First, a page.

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We flew into Seattle last Saturday, saw four different houses on Vashon Island on Sunday, made an offer on one on Monday, and will be going off to the Inspection in about an hour. Financing arranged, insurance policy written-up, closing date set for July 15th. Whew!

I'm still too new at this LJ stuff to have figured out how to post a picture here, but if you email me I'll send you a jpeg.

It's a fairly new Contemporary single level house on 2.7 acres about five miles from the ferry dock and a mile out of town. Recently remodeled, the interior is beige. Beige carpet, beige walls, beige countertops. You name it. Good thing we have all those bookshelves to liven the place up.

During todays inspection I plan to measure out every room and have some idea of how many bookshelves we WON'T be moving from Chicago. A critical piece of knowledge before our Yard Sale on July 3rd.

I really wonder how this yard sale will work out. We have, besides a lot of bookshelves, quite a lot of books we won't be moving, giant piles of clothes and kitchen stuff and a fair number of old but working computers.

If you're in town, stop by 1935 W. Pratt in Chicago between 9 am and 3 pm on Saturday, July 3rd. We might even have cookies or something.


Jun. 22nd, 2004 01:54 pm (UTC)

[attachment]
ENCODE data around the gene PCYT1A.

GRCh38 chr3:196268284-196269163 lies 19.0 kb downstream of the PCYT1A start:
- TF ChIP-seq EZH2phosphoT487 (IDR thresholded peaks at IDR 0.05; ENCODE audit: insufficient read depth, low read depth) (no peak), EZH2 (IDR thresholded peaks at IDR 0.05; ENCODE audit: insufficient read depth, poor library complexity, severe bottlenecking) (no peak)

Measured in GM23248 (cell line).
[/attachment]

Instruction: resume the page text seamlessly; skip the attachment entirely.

A house in the country. That'll be a big change for you. Have you ever lived outside of Chicago before?

Much as I'd love to get to the garage sale, it's a bit out of my way, sigh.
Jun. 29th, 2004 12:57 pm (UTC)
I've lived in other places than big cities, and had extended visits in places even smaller than where we're moving to. My grandfather raised catfish on a farm in southern Alabama, near a town so small that the one room Genereal Store (which had the only gas pump for miles) was also the official Post Office for the area. The listed population figure for the town was 23.

Mike and I have always been attracted to the idea of a fairly rural place that had a big city not too far away. The house we bought in Aurora back in 1984 was pretty close, but as the years passed, the fields were paved over and the city grew to reach what had been a fairly isolated area.

The change will be the biggest for Marty, who has always lived in this apartment building, and will soon have a mammoth yard surrounded mostly by woods. The thing we all expect he will miss the most is his cousins, just as I expect to dearly miss my sibs as well as all the friends we have in the Chicago area.

Having ponies stabled two doors down from your house doesn't replace all the friends he will loose on this move - but it is a nice consolation prise. And I have high hopes that with the crowd of relatives out of reach he may learn to make friends of his own.

So I'm really looking forward to having moved. But I'm not at all looking forward to moving.


after all
Alice Bentley

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